In 1938, Elser's parents bought half of a double house together with their son Leonhard and his wife. Elser felt cheated, and was forced to move out of the house, severing ties with his family except for his sister Maria in Stuttgart. In May 1939, he moved in with the Schmauder family in nearby Schnaitheim.[3]

At Waldenmaier, Elser worked in the shipping department and had access to many parts of the plant, including the "special department" where fuses and detonators were produced. After his arrest and confession, Elser told the Gestapo: "Before the decision to take my action in the fall of 1938, I had stolen neither parts nor powder from the factory."[1]

Ideology and religion

Elser was a carpenter and cabinet maker by trade and a member of the left-leaning Federation of Woodworkers Union. He also joined the Red Front Fighters' Association, although he told his interrogators in 1939 that he attended a political assembly no more than three times while a member. He also stated that he voted for the Communist Party until 1933, as he considered the KPD to be the best defender of workers' interests.[1] There is evidence that Elser opposed Nazism from the beginning of the regime in 1933; he refused to perform the Hitler salute, did not join others in listening to Hitler's speeches broadcast on the radio, and did not vote in the elections or referendums during the Nazi era.[3]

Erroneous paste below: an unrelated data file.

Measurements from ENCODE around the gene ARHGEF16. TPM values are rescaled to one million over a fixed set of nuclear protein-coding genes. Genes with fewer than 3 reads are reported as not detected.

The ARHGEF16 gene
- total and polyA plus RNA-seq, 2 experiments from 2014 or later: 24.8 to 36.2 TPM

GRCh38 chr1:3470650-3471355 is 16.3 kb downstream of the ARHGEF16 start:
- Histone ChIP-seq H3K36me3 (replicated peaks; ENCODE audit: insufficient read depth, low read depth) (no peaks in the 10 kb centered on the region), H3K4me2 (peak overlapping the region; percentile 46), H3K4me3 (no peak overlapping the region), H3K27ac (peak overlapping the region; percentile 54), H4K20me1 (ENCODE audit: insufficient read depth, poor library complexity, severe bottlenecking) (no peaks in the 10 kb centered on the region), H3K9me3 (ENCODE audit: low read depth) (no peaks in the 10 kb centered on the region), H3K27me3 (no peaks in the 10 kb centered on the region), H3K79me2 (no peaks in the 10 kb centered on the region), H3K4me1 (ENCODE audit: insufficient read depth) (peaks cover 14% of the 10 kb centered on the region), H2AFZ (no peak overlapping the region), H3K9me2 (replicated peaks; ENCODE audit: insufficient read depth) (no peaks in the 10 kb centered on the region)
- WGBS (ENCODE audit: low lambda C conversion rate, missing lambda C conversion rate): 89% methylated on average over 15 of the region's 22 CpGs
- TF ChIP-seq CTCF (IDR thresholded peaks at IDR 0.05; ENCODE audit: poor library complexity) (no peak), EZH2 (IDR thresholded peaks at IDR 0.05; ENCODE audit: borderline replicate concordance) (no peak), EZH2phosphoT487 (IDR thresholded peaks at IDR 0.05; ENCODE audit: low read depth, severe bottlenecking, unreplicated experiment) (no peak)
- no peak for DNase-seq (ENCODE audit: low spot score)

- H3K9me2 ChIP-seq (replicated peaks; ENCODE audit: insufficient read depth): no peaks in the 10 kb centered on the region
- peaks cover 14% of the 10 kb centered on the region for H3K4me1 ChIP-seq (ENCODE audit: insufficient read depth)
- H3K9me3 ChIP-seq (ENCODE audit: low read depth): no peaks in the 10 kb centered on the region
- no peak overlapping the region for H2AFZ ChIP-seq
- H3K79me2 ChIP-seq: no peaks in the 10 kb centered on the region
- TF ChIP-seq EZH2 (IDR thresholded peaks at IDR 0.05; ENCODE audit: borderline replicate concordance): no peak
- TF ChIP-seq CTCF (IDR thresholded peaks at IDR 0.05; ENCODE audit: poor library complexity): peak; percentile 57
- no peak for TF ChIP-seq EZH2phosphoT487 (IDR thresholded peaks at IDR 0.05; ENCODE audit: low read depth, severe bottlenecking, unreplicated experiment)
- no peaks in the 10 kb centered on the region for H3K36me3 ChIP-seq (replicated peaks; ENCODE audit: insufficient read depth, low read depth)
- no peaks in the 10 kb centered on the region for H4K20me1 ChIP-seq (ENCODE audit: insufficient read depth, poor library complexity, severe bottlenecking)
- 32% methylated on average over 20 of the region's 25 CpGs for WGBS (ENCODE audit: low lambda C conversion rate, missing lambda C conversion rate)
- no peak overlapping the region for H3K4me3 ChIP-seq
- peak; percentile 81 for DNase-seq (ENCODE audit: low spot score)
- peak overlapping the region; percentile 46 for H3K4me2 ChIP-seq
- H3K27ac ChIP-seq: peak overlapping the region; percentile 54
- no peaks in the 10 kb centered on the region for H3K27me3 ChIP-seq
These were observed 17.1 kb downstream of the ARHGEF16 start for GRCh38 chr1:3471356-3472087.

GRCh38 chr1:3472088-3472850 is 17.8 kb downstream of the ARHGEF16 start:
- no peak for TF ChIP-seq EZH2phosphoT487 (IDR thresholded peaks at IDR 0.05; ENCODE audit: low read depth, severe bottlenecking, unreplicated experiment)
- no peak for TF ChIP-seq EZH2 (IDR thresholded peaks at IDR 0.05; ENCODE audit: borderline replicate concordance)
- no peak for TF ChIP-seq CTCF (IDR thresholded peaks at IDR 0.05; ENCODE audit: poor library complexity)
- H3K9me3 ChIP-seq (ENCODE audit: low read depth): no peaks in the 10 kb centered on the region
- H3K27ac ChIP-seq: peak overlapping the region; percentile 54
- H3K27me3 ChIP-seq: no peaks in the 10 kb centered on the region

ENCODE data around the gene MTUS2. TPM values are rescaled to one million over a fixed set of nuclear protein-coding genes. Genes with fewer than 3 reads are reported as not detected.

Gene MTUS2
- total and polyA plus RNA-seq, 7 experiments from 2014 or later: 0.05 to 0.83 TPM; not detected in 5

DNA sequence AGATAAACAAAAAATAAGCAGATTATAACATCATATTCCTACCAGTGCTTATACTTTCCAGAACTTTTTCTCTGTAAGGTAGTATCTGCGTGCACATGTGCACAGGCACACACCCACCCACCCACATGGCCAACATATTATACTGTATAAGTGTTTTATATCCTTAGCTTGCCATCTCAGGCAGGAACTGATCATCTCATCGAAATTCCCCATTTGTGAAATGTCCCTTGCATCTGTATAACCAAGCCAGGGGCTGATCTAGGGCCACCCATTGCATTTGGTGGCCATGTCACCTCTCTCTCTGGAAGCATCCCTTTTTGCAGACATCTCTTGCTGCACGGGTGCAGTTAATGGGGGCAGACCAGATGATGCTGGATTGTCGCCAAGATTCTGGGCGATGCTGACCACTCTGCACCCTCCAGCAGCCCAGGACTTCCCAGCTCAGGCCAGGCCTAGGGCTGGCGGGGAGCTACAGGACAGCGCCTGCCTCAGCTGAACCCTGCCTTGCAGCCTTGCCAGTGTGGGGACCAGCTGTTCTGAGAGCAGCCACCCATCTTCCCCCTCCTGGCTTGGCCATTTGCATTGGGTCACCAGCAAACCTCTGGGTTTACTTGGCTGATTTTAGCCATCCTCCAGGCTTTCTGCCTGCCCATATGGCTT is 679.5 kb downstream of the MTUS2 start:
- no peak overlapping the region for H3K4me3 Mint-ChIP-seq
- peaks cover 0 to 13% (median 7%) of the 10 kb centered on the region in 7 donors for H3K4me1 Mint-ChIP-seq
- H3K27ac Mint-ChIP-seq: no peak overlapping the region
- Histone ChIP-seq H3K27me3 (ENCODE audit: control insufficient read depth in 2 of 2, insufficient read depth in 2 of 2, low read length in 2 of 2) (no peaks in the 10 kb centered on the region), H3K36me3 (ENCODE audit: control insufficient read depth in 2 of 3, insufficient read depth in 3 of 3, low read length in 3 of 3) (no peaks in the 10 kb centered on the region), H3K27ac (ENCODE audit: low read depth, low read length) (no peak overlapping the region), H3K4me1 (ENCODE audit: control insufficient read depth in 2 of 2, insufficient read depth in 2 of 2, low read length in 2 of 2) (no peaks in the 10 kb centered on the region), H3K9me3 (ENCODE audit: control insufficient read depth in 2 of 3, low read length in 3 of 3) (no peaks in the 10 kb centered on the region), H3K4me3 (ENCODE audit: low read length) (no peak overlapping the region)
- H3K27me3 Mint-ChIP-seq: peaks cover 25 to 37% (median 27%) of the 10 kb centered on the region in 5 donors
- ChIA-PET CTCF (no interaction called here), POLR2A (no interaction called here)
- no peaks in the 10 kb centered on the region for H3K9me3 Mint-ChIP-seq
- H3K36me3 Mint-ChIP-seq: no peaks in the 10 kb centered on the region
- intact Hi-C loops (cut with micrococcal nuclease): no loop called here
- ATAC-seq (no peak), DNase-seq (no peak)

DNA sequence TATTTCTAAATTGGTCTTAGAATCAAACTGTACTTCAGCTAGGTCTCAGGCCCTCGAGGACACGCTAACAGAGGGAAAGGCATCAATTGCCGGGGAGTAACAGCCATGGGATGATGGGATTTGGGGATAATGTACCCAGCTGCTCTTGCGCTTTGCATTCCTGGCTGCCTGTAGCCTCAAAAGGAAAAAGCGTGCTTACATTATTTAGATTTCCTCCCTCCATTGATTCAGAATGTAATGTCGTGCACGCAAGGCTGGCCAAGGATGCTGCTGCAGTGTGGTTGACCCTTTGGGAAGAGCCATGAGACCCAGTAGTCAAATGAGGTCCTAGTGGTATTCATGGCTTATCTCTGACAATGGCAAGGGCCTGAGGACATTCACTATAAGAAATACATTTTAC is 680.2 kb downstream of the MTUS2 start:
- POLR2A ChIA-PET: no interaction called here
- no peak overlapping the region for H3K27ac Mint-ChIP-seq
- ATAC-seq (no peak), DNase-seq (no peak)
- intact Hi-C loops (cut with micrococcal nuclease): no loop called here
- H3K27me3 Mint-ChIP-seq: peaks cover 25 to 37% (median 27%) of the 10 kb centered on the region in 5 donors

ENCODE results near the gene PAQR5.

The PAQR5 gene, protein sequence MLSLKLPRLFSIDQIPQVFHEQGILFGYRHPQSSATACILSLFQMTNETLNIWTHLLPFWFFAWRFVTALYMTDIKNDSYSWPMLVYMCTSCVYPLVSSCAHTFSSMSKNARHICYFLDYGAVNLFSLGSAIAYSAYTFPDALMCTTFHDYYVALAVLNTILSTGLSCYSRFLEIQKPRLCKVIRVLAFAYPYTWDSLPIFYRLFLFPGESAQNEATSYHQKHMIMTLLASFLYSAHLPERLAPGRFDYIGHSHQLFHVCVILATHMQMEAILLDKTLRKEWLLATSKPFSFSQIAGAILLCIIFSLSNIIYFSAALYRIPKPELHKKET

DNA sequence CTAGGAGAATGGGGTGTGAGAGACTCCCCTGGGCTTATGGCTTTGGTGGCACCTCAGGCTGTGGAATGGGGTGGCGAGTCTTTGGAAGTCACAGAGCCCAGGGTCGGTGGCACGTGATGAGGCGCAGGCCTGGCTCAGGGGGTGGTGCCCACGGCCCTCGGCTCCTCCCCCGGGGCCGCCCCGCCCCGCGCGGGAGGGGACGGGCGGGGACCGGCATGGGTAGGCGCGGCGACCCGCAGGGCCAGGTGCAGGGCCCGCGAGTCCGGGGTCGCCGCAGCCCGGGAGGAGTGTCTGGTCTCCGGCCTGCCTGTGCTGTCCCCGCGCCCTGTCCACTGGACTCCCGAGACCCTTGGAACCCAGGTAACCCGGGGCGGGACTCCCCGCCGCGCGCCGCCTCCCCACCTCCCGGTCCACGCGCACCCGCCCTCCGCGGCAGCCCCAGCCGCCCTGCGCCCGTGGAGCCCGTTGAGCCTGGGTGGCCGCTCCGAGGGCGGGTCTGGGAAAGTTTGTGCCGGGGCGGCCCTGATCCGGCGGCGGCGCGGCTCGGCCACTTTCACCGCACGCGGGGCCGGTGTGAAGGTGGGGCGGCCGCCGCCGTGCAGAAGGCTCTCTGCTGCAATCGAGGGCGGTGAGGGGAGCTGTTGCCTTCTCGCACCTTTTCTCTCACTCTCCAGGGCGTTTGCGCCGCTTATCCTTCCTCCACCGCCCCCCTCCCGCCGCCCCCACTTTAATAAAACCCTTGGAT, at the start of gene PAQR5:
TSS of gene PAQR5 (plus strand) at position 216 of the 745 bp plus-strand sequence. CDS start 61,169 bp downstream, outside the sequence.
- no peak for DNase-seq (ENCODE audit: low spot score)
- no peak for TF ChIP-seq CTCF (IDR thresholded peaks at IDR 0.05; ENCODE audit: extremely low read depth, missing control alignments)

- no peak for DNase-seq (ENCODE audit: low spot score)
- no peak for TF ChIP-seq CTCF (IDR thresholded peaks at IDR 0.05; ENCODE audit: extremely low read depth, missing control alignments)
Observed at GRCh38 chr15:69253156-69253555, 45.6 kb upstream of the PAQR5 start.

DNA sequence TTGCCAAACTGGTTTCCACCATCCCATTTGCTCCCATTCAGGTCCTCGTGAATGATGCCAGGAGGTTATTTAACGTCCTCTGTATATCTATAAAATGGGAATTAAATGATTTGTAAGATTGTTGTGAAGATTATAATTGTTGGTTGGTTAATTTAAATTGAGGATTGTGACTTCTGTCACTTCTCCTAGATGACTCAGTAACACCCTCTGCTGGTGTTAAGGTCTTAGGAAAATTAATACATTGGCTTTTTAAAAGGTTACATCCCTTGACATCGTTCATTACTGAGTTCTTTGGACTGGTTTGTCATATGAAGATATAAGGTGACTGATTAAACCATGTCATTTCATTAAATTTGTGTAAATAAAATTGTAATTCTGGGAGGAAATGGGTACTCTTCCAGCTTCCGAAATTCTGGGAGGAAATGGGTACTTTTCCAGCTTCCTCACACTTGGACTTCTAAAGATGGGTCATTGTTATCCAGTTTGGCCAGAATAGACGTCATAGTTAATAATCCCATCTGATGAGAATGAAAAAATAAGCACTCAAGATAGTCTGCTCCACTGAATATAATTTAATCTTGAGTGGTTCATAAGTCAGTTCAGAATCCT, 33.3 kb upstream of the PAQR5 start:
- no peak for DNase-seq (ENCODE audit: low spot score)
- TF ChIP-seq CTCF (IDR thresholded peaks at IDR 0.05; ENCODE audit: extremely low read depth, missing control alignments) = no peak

Elser met Josef Schurr, a Communist from Schnaitheim, at a Woodworkers Union meeting in Königsbronn in 1933. Elser had extreme views, supported by a letter that Schurr sent to a newspaper in Ulm in 1947 which stated that Elser "was always extremely interested in some act of violence against Hitler and his cronies. He always called Hitler a 'gypsy'—one just had to look at his criminal face."[3]

Elser's parents were Protestant, and he attended church with his mother as a child, though his attendance lapsed. His church attendance increased during 1939, after he had decided to carry out the assassination attempt, either at a Protestant or Roman Catholic church. He claimed that church attendance and the recitation of the Lord's Prayer calmed him. He told his arresting officers: "I believe in the survival of the soul after death, and I also believed that I would not go to heaven if I had not had an opportunity to prove that I wanted good. I also wanted to prevent by my act even greater bloodshed."[1]

Other Languages
беларуская: Ёган Георг Эльзэр
Bikol Central: Johann Georg Elser
čeština: Georg Elser
Deutsch: Georg Elser
español: Georg Elser
Esperanto: Georg Elser
français: Georg Elser
Gaeilge: Georg Elser
interlingua: Georg Elser
italiano: Georg Elser
Lëtzebuergesch: Georg Elser
Nederlands: Georg Elser
polski: Georg Elser
português: Georg Elser
svenska: Georg Elser
Türkçe: Georg Elser